No matter which way Super Bowl 50 went, a former Eagle or three were walking away with rings. Former Birds' safety Kurt Coleman was starting for the Panthers, coached by Ron Rivera and Sean McDermott, who both coached under Andy Reid in Philadelphia. On the other side of the field, the Broncos featured Evan Mathis, Jordan Norwood, and Eagle-for-a-month Ryan Harris, signed in August 2011 and released in September 2011.
Mathis, Norwood, and Harris weren’t the first Birds to leave the nest and find glory. While the Eagles themselves have famously never won a Super Bowl, a few of their greatest talents have captured a championship after leaving Philadelphia.
The man needs no introduction, but certainly warrants one.
As an Eagle from 1985 to 1992 White recorded more sacks, 124, than games played, 121, including a then-NFL record 21 sacks in the strike shortened 1987 season. Under Buddy Ryan and successive coaches, the Eagles defense became a terror around the league.
Already, firmly entrenched in discussions of the greatest defensive lineman of all-time, White won Super Bowl XXXI with Green Bay in 1996. He recorded three sacks in the game. The Packers would return to the Super Bowl in 1997, but lose to the Denver Broncos. When he retired in 2000, White was the NFL’s all-time sack leader with 198. He has been inducted into the Hall of Fame, and his number 92 retired by the Eagles and Packers.
White was joined on that fearsome Eagles’ defense by Seth Joyner. Joyner was a three-time All Pro selection as an Eagle, and was named NFL Player of the Year in 1991 by Sports Illustrated. His beginning with the Eagles wasn’t quite as heralded – he was actually cut during Eagles training camp as a rookie, before being re-signed that season.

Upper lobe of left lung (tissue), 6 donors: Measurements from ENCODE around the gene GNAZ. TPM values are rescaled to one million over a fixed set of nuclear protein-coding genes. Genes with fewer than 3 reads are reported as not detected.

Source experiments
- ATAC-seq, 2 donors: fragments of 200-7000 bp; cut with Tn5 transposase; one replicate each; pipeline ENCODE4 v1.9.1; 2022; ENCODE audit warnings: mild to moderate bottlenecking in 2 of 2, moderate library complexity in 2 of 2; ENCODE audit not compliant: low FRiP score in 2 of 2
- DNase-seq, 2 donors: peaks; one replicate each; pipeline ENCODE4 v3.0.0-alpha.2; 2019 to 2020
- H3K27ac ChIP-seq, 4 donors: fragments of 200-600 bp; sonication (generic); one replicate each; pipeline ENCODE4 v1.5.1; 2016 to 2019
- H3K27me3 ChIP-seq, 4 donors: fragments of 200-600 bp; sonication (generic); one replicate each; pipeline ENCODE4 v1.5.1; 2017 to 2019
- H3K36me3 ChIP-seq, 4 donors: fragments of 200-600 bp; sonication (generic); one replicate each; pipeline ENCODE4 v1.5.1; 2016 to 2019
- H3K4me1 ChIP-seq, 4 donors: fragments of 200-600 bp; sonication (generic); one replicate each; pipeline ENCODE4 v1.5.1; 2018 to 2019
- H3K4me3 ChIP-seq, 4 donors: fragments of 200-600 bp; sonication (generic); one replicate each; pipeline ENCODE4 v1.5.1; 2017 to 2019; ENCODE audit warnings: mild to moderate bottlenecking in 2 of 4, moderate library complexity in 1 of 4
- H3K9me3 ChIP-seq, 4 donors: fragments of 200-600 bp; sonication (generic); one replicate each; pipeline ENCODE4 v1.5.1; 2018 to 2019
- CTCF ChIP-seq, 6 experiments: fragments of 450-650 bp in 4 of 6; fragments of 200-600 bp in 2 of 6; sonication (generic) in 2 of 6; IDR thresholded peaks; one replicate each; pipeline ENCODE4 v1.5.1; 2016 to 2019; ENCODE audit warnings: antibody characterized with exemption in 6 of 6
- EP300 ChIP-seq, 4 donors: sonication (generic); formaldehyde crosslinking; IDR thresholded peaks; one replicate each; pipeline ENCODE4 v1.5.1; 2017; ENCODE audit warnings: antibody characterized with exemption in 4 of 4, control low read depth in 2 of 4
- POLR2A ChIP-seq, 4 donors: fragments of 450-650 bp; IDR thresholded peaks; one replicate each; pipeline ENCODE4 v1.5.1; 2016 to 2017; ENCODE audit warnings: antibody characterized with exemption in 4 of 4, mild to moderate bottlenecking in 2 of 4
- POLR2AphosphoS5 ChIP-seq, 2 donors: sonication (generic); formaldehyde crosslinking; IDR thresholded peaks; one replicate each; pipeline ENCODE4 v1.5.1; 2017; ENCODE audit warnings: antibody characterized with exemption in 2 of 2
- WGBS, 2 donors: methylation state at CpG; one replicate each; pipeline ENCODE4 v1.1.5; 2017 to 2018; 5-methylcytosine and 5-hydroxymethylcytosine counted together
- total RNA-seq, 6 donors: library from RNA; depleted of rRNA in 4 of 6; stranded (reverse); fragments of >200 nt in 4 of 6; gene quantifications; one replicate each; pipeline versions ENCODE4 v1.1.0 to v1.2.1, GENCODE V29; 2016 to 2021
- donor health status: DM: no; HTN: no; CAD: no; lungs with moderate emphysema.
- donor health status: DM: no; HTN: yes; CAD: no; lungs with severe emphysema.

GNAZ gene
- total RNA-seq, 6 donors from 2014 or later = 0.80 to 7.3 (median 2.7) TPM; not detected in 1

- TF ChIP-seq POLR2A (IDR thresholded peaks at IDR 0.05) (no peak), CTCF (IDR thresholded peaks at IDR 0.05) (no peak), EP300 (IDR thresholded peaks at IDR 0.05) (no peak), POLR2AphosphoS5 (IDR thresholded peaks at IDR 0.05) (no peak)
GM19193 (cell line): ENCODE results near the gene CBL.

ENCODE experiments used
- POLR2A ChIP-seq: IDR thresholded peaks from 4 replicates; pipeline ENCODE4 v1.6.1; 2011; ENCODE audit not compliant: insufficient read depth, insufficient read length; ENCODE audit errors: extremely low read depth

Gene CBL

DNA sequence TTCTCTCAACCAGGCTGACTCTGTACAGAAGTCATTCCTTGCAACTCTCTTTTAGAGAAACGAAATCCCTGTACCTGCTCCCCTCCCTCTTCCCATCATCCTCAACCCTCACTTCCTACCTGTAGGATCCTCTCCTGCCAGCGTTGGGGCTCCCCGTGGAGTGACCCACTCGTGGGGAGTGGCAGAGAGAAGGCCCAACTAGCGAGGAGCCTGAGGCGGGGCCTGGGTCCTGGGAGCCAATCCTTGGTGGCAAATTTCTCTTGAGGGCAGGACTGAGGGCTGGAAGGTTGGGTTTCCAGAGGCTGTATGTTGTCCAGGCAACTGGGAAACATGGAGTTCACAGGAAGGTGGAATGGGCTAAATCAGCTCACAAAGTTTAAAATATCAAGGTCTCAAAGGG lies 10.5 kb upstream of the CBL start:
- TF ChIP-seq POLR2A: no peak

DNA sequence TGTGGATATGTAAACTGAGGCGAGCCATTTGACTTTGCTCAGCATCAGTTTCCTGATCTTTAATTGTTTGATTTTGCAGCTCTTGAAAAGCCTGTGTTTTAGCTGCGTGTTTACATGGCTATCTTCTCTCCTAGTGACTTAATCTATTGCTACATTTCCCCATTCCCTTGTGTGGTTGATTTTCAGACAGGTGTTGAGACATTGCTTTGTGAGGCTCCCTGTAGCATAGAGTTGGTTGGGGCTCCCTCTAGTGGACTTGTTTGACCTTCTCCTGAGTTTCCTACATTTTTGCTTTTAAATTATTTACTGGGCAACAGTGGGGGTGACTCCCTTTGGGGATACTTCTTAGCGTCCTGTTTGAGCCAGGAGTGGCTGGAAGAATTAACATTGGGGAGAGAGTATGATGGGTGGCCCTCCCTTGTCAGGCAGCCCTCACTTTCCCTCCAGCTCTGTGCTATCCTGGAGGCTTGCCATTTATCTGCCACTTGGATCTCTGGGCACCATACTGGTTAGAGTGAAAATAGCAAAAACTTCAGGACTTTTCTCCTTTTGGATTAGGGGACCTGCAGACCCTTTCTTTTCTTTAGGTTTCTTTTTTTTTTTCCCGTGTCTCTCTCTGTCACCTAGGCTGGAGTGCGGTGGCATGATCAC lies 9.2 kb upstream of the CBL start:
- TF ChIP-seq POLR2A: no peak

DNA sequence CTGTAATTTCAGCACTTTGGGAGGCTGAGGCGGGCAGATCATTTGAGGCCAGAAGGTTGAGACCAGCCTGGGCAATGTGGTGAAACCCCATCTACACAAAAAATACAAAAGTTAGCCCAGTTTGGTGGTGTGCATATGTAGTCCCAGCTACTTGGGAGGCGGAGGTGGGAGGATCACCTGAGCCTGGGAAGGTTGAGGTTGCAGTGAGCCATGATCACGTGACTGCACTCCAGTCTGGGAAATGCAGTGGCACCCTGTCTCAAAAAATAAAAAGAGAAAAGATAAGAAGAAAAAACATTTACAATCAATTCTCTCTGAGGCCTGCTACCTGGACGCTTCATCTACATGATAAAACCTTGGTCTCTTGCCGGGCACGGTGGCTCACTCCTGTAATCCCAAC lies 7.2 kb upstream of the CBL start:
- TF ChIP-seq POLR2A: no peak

In 1997, he joined White on the defending Super Bowl Champion Packers. They would return to the Super Bowl, but lose to the Denver Broncos. The next year, Joyner returned to the Super Bowl, this time as a Bronco. Their Super Bowl XXXIII victory was Joyner’s last game.
Mathis’ last offseason was one better left forgotten. To backtrack a bit, he joined the Eagles in 2011, and became a fixture at left guard for the team. He was named to his first Pro Bowl in 2013, while the offense took the league by storm during Chip Kelly’s first season. Mathis, like every other lineman, started all 16 games that season.
With Mathis’ desire for a raise the worst-kept secret in the world, trade rumors began swirling a year ago. Kelly declared the Eagles had not found a willing trade partner. Mathis held out of voluntary off-season workouts, and before he could report to the first mandatory minicamp, Kelly pulled the plug, cutting Mathis.
While many claimed Mathis’ actions had backfired, pointing to the much cheaper contract he received in Denver, he just started for a Super Bowl Champion while Philadelphia had no replacement for him on the offensive line this season.
Thrust into the featured back role when Ricky Watters and Charlie Garner left the team, Staley topped the 1,000 yard mark three times for the Eagles from 1998 to 2002, while struggling to stay on the field and, eventually, competing with Brian Westbrook and Correll Buckhalter for playing time. When Andy Reid brought his West Coast offense to the city, it demanded a running back able to catch the football, and Staley was the answer.
In 2004, with Westbrook increasingly becoming a star, Staley left Philadelphia but not the state, signing with the Steelers as the eventual replacement to Jerome Bettis. Staley was again beset by injuries however, and after managing 830 yards in 10 games his first season, he fell to third string after the emergence of Willie Parker in 2005. Ten years ago, in his second-to-last game (his last would be the 2006 season opener) he won Super Bowl XL with the Steelers.
Sure, Vermeil isn’t technically a player, but he’s as beloved in Philadelphia as almost any of them. He became the Eagles’ Head Coach in 1976 and took over a franchise that was ten years removed from their last winning season, and had just two since their 1960 NFL Championship. By 1978, Vermeil had the Eagles in the playoffs thanks to the likes of Ron Jaworski, Wilbert Montgomery, and Harold Carmichael, and by 1980 they were in the Super Bowl.
They lost, and Vermeil retired after a 3-6 strike shortened 1982 season. He would not return to coaching until 1997 when he took over the St. Louis Rams. His first two seasons were miserable, but after an injury promoted Kurt Warner to starter, the Rams “Greatest Show on Turf” offense dominated teams, and they eventually beat the Titans in Super Bowl XXXIV. Vermeil retired again, following the victory.